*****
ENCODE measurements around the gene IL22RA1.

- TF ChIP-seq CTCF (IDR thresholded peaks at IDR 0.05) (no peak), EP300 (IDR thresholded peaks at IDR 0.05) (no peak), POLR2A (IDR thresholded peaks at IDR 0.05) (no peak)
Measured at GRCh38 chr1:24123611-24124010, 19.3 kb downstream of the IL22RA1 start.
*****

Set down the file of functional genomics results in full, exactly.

ENCODE measurements around the gene IL22RA1.

- TF ChIP-seq CTCF (IDR thresholded peaks at IDR 0.05) (no peak), EP300 (IDR thresholded peaks at IDR 0.05) (no peak), POLR2A (IDR thresholded peaks at IDR 0.05) (no peak)
Measured at GRCh38 chr1:24123611-24124010, 19.3 kb downstream of the IL22RA1 start.